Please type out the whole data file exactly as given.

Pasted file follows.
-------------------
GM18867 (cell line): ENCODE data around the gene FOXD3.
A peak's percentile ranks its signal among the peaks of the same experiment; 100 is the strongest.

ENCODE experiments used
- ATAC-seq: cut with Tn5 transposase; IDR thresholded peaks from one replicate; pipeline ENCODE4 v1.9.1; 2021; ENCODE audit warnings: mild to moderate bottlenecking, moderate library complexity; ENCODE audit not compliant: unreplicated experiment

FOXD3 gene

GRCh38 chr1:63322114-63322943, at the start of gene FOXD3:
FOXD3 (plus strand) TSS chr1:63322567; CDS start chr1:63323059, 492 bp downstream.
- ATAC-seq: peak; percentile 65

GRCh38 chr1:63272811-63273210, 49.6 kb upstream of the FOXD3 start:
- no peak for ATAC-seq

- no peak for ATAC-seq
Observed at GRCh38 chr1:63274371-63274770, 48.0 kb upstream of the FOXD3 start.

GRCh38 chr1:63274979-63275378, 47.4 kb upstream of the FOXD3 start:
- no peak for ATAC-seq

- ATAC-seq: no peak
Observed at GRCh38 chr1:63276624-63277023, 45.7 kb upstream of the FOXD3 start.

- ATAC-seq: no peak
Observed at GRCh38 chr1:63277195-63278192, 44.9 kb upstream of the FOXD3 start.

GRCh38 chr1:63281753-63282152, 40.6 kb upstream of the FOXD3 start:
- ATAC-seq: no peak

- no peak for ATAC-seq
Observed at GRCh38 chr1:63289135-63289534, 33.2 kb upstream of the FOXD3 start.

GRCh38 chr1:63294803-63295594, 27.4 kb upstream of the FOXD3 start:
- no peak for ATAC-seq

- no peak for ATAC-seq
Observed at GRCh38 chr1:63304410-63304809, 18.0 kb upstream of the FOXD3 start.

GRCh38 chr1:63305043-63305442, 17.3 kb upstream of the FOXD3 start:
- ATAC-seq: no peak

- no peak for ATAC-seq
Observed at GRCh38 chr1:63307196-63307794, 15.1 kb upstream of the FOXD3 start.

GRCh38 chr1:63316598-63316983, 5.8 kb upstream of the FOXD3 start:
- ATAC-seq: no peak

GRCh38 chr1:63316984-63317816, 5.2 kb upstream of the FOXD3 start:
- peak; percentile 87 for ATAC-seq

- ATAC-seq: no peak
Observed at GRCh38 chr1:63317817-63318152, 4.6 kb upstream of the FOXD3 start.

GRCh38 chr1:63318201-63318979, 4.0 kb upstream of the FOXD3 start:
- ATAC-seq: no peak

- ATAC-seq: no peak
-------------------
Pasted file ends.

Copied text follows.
GM18867 (cell line): ENCODE data around the gene FOXD3.
A peak's percentile ranks its signal among the peaks of the same experiment; 100 is the strongest.

ENCODE experiments used
- ATAC-seq: cut with Tn5 transposase; IDR thresholded peaks from one replicate; pipeline ENCODE4 v1.9.1; 2021; ENCODE audit warnings: mild to moderate bottlenecking, moderate library complexity; ENCODE audit not compliant: unreplicated experiment

FOXD3 gene

GRCh38 chr1:63322114-63322943, at the start of gene FOXD3:
FOXD3 (plus strand) TSS chr1:63322567; CDS start chr1:63323059, 492 bp downstream.
- ATAC-seq: peak; percentile 65

GRCh38 chr1:63272811-63273210, 49.6 kb upstream of the FOXD3 start:
- no peak for ATAC-seq

- no peak for ATAC-seq
Observed at GRCh38 chr1:63274371-63274770, 48.0 kb upstream of the FOXD3 start.

GRCh38 chr1:63274979-63275378, 47.4 kb upstream of the FOXD3 start:
- no peak for ATAC-seq

- ATAC-seq: no peak
Observed at GRCh38 chr1:63276624-63277023, 45.7 kb upstream of the FOXD3 start.

- ATAC-seq: no peak
Observed at GRCh38 chr1:63277195-63278192, 44.9 kb upstream of the FOXD3 start.

GRCh38 chr1:63281753-63282152, 40.6 kb upstream of the FOXD3 start:
- ATAC-seq: no peak

- no peak for ATAC-seq
Observed at GRCh38 chr1:63289135-63289534, 33.2 kb upstream of the FOXD3 start.

GRCh38 chr1:63294803-63295594, 27.4 kb upstream of the FOXD3 start:
- no peak for ATAC-seq

- no peak for ATAC-seq
Observed at GRCh38 chr1:63304410-63304809, 18.0 kb upstream of the FOXD3 start.

GRCh38 chr1:63305043-63305442, 17.3 kb upstream of the FOXD3 start:
- ATAC-seq: no peak

- no peak for ATAC-seq
Observed at GRCh38 chr1:63307196-63307794, 15.1 kb upstream of the FOXD3 start.

GRCh38 chr1:63316598-63316983, 5.8 kb upstream of the FOXD3 start:
- ATAC-seq: no peak

GRCh38 chr1:63316984-63317816, 5.2 kb upstream of the FOXD3 start:
- peak; percentile 87 for ATAC-seq

- ATAC-seq: no peak
Observed at GRCh38 chr1:63317817-63318152, 4.6 kb upstream of the FOXD3 start.

GRCh38 chr1:63318201-63318979, 4.0 kb upstream of the FOXD3 start:
- ATAC-seq: no peak

- ATAC-seq: no peak